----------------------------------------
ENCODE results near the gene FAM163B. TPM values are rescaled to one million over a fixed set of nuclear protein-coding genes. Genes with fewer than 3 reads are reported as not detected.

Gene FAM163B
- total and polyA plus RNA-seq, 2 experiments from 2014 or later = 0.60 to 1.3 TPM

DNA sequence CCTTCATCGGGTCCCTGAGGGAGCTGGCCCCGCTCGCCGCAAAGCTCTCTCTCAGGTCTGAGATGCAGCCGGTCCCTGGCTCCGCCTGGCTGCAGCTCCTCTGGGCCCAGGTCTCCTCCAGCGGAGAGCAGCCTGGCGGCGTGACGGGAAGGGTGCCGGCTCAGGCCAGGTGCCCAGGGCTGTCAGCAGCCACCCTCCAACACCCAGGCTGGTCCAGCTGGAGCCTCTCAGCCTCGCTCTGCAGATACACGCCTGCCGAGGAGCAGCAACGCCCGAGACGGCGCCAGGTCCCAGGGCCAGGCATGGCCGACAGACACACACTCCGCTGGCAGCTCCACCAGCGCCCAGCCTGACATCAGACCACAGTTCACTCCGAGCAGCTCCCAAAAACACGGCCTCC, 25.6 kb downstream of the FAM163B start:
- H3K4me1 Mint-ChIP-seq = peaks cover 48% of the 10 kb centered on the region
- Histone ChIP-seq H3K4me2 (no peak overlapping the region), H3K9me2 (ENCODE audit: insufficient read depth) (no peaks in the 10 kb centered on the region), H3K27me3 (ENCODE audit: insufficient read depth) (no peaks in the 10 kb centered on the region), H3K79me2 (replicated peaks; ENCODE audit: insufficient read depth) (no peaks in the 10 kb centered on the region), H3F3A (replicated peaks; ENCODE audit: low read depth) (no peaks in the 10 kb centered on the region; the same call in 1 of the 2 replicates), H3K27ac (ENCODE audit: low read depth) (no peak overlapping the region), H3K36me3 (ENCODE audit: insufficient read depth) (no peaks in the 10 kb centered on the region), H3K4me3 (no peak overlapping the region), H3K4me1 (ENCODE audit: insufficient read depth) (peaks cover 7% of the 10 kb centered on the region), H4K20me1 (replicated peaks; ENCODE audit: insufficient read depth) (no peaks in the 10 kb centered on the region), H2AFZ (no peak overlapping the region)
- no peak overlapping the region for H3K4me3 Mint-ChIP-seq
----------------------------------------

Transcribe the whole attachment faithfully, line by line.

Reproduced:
ENCODE results near the gene FAM163B. TPM values are rescaled to one million over a fixed set of nuclear protein-coding genes. Genes with fewer than 3 reads are reported as not detected.

Gene FAM163B
- total and polyA plus RNA-seq, 2 experiments from 2014 or later = 0.60 to 1.3 TPM

DNA sequence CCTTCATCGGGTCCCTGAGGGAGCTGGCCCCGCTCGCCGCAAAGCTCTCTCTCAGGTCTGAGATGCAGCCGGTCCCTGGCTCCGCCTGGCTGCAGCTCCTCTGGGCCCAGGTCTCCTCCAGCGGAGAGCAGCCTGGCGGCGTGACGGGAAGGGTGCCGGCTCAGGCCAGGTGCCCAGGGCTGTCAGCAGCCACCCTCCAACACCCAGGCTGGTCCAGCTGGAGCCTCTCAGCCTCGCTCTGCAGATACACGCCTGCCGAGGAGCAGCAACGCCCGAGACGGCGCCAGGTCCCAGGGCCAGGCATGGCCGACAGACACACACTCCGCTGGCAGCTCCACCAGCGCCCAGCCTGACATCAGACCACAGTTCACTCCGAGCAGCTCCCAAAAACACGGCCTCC, 25.6 kb downstream of the FAM163B start:
- H3K4me1 Mint-ChIP-seq = peaks cover 48% of the 10 kb centered on the region
- Histone ChIP-seq H3K4me2 (no peak overlapping the region), H3K9me2 (ENCODE audit: insufficient read depth) (no peaks in the 10 kb centered on the region), H3K27me3 (ENCODE audit: insufficient read depth) (no peaks in the 10 kb centered on the region), H3K79me2 (replicated peaks; ENCODE audit: insufficient read depth) (no peaks in the 10 kb centered on the region), H3F3A (replicated peaks; ENCODE audit: low read depth) (no peaks in the 10 kb centered on the region; the same call in 1 of the 2 replicates), H3K27ac (ENCODE audit: low read depth) (no peak overlapping the region), H3K36me3 (ENCODE audit: insufficient read depth) (no peaks in the 10 kb centered on the region), H3K4me3 (no peak overlapping the region), H3K4me1 (ENCODE audit: insufficient read depth) (peaks cover 7% of the 10 kb centered on the region), H4K20me1 (replicated peaks; ENCODE audit: insufficient read depth) (no peaks in the 10 kb centered on the region), H2AFZ (no peak overlapping the region)
- no peak overlapping the region for H3K4me3 Mint-ChIP-seq